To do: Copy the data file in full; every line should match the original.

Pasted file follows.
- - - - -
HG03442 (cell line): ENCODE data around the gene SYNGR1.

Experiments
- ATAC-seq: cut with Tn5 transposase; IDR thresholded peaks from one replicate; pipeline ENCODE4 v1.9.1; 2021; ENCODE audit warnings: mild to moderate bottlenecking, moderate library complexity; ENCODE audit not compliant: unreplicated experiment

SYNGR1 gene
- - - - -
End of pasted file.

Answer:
HG03442 (cell line): ENCODE data around the gene SYNGR1.

Experiments
- ATAC-seq: cut with Tn5 transposase; IDR thresholded peaks from one replicate; pipeline ENCODE4 v1.9.1; 2021; ENCODE audit warnings: mild to moderate bottlenecking, moderate library complexity; ENCODE audit not compliant: unreplicated experiment

SYNGR1 gene